The continent’s largest and most successful utility event took place in Cape Town, South Africa, last week and attracted more delegates and exhibitors from around the world than any of the previous year’s events. Co located with the inaugural Power Indaba —an event focussed on fast tracking investment into Africa’s Power Sector — the opening session saw gathering dignitaries and sector professionals from around the world.
South Africa Minister of Energy, Buyelwa Sonjica, graciously opened the event and in her speech, acknowledged the challenges facing the continent, and the value of the event in tackling the issues: “This annual event takes place at a time when there are discernible challenges facing the energy and minerals sectors around the world in general and Africa and South Africa in particular. It also takes place when opportunities to address these challenges are within reach.
I am encouraged by the numbers and the diversity of stakeholders (Governments, utilities, regulators, manufactures, implementers, financiers) that I see sitting here. I am equally impressed by the extent of response that the private sector has shown in this event by the exhibitions that have responded to invitations to be on show. This is evidence of the great capacity of the industry to respond when called upon to address infrastructure challenges at utility and government level.
The challenge for a gathering like this is to package solutions in ways that are saleable, sustainable and affordable to decision-makers. Africa needs occasions like these where experts have an opportunity openly to debate energy issues and learn from experiences of others on a more levelled playing field.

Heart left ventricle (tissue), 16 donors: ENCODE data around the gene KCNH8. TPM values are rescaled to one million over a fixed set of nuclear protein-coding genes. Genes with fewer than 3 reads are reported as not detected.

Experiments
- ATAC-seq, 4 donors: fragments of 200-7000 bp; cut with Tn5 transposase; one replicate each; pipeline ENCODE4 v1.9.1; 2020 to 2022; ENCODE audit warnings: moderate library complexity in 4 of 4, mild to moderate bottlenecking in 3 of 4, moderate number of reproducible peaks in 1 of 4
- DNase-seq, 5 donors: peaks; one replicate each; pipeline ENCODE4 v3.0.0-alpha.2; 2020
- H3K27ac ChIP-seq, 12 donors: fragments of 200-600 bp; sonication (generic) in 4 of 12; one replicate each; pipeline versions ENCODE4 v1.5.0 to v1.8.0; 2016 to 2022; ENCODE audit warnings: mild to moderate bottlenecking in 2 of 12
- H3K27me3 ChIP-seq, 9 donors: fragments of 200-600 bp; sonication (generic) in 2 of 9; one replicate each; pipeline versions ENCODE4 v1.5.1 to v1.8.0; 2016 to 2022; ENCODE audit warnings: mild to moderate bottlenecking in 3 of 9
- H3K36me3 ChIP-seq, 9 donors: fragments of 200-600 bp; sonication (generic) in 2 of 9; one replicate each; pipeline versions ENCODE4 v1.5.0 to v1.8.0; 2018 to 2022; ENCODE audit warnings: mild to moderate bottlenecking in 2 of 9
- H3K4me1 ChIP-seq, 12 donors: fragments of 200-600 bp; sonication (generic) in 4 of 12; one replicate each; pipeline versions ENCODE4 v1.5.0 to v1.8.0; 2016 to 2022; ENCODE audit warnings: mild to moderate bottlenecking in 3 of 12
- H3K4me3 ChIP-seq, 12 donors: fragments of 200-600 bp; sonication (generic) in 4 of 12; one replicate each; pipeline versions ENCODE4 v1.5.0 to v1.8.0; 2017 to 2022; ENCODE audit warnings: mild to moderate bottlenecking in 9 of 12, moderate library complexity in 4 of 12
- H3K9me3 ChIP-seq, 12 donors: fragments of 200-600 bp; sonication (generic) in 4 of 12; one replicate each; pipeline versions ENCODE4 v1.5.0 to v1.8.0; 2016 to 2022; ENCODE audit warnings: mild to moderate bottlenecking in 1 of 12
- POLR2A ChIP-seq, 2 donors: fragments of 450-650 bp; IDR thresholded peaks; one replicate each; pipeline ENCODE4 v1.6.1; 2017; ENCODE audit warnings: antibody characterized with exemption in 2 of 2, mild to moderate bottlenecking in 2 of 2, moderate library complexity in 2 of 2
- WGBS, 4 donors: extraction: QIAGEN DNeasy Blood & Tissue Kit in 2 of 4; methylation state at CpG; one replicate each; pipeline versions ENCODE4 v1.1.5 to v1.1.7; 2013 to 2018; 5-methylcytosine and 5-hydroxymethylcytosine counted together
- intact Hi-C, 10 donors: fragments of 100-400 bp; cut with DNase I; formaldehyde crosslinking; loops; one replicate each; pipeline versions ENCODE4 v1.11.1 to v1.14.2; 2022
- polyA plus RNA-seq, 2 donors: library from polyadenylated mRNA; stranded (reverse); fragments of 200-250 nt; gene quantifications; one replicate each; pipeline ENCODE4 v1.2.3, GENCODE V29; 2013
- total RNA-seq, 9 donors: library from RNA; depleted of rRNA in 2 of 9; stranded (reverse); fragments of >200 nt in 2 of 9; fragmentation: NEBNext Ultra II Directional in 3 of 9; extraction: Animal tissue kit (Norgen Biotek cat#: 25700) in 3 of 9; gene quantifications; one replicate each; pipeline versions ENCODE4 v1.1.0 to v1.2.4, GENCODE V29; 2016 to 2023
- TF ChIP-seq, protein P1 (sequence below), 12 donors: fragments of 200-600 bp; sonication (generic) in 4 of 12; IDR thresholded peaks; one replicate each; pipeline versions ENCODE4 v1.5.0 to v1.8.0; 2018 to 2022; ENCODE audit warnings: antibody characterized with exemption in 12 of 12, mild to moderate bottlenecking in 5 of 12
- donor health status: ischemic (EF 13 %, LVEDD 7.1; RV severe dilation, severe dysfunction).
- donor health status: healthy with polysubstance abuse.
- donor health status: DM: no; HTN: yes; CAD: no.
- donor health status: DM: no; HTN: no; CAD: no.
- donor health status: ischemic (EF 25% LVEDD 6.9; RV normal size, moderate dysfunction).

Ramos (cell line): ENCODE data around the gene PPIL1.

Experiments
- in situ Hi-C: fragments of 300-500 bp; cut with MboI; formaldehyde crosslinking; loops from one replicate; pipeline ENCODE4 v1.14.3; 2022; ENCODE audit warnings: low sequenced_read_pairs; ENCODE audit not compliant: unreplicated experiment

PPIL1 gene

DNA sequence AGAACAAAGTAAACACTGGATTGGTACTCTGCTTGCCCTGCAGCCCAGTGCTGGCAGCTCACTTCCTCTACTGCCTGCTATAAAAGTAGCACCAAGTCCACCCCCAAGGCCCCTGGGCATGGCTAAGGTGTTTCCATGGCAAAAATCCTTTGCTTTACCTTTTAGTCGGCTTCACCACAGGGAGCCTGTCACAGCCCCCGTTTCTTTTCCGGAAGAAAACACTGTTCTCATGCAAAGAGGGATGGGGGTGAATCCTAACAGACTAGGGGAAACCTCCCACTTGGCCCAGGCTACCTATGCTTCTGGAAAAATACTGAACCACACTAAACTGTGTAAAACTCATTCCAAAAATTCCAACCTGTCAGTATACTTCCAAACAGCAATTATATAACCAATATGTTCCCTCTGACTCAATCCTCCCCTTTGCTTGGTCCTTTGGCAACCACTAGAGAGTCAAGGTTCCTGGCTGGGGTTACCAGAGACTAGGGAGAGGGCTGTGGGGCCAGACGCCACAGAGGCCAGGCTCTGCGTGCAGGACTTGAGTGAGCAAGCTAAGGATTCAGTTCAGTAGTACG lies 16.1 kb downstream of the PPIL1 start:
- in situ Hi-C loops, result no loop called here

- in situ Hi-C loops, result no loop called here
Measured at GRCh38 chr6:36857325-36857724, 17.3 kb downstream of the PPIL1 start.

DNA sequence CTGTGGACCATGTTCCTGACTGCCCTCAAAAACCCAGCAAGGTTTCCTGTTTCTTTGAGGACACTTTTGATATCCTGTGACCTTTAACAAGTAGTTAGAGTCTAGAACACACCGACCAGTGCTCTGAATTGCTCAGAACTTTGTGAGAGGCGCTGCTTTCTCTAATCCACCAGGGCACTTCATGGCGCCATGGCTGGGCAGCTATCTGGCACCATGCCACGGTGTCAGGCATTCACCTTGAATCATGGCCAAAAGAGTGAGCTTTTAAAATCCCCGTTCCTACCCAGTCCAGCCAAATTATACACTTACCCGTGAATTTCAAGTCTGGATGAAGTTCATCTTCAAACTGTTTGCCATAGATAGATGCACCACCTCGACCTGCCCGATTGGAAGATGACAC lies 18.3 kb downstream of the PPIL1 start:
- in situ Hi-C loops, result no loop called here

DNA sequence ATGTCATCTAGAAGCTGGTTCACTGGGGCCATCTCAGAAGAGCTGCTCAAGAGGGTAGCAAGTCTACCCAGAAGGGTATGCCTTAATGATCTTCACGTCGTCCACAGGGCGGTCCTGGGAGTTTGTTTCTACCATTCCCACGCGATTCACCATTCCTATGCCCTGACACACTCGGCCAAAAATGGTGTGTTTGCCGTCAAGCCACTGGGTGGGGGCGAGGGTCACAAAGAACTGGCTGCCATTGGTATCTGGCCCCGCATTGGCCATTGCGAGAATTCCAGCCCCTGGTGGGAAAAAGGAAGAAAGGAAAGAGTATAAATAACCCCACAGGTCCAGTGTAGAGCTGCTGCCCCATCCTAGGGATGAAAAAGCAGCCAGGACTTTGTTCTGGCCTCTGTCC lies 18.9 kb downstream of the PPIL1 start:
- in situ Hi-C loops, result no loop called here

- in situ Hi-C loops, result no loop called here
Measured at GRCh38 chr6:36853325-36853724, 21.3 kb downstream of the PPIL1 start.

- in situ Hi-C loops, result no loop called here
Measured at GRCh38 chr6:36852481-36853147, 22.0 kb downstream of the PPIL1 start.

While different stakeholders have different expectations and requirements from the sectors represented here, the challenge before us in Africa is to create a platform upon which relevant stakeholders, comprising governments, the private sector, neighbours in the region and across regions, can interact and have a discourse which will enable a win-win situation for all to emerge. This may need the creation of relevant institutions (public and private enterprise), legal and regulatory frameworks, creation of governance and institutional arrangements to facilitate the development of the necessary utility infrastructures for delivery of public service industries.
Furthermore, there is a need to create and facilitate smart financing mechanisms, creation of smart billing and revenue collections systems, innovative job creation, effective training and skills development all in a bid to grow our economies and improve the quality of life of our people in a sustainable way.”
Delegates, exhibitors and presenters acknowledged the event as a major success, covering all the issues and challenges noted by Sonjica. With 2008 being a watershed year for utilities and ministries across Africa — especially South Africa — it is expected that Africa Utility Week 2009 will strongly reflect the high level of activity in the electricity supply industry witnessed at this year’s event.
If you were unable to attend this event, I would encourage you to explore one of our subscription packages for direct access to all the presentations at Africa Utility Week and Power Indaba. Click here for more information.
Nicholas McDiarmid, Publishing Editor, ESI Africa